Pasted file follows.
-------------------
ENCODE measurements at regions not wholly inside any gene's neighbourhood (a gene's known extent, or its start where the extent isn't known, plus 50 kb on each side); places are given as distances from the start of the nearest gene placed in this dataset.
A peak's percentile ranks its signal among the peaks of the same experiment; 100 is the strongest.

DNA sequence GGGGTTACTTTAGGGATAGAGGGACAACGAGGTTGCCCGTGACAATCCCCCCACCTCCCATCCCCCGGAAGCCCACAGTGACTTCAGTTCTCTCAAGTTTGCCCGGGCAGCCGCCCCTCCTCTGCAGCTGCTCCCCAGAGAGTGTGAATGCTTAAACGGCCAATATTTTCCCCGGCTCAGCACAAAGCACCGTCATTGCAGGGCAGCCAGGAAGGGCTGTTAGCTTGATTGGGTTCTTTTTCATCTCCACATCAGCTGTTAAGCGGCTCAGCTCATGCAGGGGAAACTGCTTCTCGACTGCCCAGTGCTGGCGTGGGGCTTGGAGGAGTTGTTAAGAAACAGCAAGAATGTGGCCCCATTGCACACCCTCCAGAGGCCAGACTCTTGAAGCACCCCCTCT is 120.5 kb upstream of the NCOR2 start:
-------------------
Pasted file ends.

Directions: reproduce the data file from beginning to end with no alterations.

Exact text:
ENCODE measurements at regions not wholly inside any gene's neighbourhood (a gene's known extent, or its start where the extent isn't known, plus 50 kb on each side); places are given as distances from the start of the nearest gene placed in this dataset.
A peak's percentile ranks its signal among the peaks of the same experiment; 100 is the strongest.

DNA sequence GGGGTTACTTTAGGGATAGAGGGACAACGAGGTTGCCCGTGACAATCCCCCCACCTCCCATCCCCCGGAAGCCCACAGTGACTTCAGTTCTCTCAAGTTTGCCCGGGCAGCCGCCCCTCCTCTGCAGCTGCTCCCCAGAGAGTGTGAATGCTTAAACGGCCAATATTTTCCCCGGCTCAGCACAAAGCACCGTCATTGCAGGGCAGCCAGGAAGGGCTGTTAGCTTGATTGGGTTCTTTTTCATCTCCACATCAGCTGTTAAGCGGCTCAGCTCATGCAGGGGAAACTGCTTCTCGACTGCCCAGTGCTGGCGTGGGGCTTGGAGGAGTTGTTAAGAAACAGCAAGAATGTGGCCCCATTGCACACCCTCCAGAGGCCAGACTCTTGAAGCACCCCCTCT is 120.5 kb upstream of the NCOR2 start: